I just returned home from a Fulbright conference in Jordan. Throughout the trip, I was fascinated by the pictures, hung in nearly every public space, of this teenager who will one day rule the country.
Crown Prince Hussein Bin Al Abdullah is 17 years old and the heir to the Jordanian throne. He was 15 when his father proclaimed him next in line. In most photos, he looks about 13.
In Jordan, pictures of his father, King Abdullah II and his predecessor King Hussein are everywhere, hung in restaurants, hotels, cafes and every place where people might gather, or, like police stations, where they wouldn’t. In the Landmark Amman Hotel, where I stayed, the two kings are every conference room smiling confidently under trendy mustaches. The young prince only has one picture, in the lobby. An American Jewish friend commented that it looked like his Bar Mitzvah picture.
I asked a Palestinian man waiting in line to pay for our meals of hummus and falafel about the prince’s name. He had to pause and think, and then he said "Hussein." He seemed to be guessing, though he was correct.
The cult of personality is a tried and true method of monarchs and presidents in much of the world. The effect is triple, reminding those gathered under the leader's picture of their power to be everywhere at once, making them feel a little bit watched all of the time, and generally serving the purpose of making the people feel like their leader cares about them. Prince Hussein has a long way to go. The various Facebook pages under his name claim a little over 2,500 "likes" (though the number of repeats is impossible to figure out). The Facebook group called "I Love Crown Prince Hussein bin Al Abdullah of Jordan" only has 251 members.
It is illegal to criticize the royal family, the press is state-owned, much of the population works as government informants, and recently a blogger critical of the government was stabbed. It's a country of soft dictatorship, but Jordan is also a close ally to the U.S. and its relationship with Israel is healthy. As we walked the streets of downtown, I chatted with a Palestinian university student. We noticed that in addition to streetlights, downtown is dotted with poles, which feature little bright blue lights about fifteen feet in the air. Once you notice one of these, you suddenly see hundreds.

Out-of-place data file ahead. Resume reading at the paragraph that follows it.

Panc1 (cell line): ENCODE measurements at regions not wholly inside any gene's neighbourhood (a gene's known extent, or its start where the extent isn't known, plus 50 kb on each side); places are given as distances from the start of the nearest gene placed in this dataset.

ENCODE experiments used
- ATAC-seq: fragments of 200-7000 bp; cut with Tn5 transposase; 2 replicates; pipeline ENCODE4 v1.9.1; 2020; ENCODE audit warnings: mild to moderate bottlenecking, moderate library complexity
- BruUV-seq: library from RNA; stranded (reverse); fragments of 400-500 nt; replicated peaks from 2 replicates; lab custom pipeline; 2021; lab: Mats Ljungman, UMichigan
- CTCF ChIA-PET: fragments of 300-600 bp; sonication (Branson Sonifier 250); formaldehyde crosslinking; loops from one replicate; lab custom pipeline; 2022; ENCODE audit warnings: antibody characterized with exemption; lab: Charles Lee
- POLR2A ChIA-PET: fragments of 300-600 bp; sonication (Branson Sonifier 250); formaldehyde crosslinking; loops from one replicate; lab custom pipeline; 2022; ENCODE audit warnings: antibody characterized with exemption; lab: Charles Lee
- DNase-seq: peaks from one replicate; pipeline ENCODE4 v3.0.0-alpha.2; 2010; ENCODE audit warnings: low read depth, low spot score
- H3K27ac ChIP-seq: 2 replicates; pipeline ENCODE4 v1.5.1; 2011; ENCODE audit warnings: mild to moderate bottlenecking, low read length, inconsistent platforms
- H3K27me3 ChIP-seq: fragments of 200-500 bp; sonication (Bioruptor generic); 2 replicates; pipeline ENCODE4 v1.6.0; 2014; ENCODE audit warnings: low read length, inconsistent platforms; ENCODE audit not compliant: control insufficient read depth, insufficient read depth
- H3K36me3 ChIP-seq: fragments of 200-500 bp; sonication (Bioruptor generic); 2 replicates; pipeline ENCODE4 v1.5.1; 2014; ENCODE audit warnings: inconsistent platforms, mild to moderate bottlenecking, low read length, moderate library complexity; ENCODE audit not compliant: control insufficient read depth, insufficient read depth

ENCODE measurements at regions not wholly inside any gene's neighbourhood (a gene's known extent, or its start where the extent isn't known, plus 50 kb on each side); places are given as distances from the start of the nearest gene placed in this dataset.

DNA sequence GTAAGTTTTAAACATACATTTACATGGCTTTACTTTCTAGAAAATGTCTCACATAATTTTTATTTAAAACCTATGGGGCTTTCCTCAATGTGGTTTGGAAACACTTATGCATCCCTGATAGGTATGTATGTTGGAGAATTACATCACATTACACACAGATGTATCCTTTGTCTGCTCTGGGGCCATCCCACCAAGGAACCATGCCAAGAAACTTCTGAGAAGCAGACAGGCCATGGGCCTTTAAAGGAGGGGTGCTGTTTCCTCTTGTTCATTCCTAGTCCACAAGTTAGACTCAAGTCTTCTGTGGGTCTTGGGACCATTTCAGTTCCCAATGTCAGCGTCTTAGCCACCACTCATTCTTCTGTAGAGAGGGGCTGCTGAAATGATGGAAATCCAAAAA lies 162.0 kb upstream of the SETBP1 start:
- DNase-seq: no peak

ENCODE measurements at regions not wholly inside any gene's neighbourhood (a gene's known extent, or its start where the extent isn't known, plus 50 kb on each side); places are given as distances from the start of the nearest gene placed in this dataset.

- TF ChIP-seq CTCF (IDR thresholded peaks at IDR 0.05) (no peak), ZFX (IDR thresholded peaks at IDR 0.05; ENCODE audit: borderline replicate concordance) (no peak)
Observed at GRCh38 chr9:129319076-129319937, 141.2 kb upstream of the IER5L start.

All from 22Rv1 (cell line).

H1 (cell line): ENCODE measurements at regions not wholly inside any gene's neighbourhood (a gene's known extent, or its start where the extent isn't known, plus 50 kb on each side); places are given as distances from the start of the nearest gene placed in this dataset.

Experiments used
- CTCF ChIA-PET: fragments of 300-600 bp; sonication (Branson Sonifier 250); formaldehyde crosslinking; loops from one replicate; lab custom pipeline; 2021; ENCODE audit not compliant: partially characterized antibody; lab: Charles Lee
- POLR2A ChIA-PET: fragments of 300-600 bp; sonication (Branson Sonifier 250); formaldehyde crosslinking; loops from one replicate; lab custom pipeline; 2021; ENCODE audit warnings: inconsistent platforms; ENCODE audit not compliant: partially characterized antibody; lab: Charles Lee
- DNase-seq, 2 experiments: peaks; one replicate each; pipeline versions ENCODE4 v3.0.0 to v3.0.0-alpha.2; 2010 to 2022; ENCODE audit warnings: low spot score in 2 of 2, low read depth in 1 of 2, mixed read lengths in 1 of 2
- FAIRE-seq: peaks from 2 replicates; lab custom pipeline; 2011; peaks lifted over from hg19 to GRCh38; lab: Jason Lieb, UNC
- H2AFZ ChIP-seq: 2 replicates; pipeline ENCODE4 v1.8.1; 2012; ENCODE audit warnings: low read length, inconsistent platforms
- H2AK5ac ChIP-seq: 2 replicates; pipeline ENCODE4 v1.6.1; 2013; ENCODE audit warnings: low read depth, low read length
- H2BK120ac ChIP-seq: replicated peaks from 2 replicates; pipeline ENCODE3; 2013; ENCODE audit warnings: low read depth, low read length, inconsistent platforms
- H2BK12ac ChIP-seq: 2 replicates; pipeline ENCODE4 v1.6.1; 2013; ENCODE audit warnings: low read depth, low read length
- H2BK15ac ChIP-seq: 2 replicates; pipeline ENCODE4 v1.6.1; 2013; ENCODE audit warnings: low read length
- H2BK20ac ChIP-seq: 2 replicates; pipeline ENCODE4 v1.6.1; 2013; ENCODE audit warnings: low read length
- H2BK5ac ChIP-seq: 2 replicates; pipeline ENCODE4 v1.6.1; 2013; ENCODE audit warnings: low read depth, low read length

“In the U.S.,” Emily told him, “that kind of thing would indicate that there is a telephone, where you can call the police if you are in trouble.”
The student laughed, and said “I doubt that is what they are for here. I bet they’re secret cameras.”
Prince Hussein’s mother, Queen Rania, is a very fashionable woman of Palestinian origin. She has campaigned widely and famously for education rights for children, cross-cultural dialogue, “community empowerment,” and other Important Causes that steer clear of the obvious contradictions of a monarchy which preaches, as does the Queen’s slick website, that “we are all born equal.” At least Mubarak did not go in for the cloying feel-good stuff.
At dinner one night, an American diplomat explained to several Fulbright students that in Jordan the King really is beloved by the people, and that perhaps this is preferable to democracy. One of the students was amazed that someone officially representing the U.S. would say this, and recounting the conversation later he steamed: “The King isn’t beloved if his picture is everywhere and it is illegal to say he is not beloved. That is the opposite of beloved!”
The Jordanian government has had a far easier time than other Arab countries with protests and calls for the overthrow of their regime. The King is still in his prime and there will be a long time before his young son inherits the leadership. I wonder if, by that time, many years after the beginning of the Arab revolts, he will have thought about whether the inheritance is really his to take.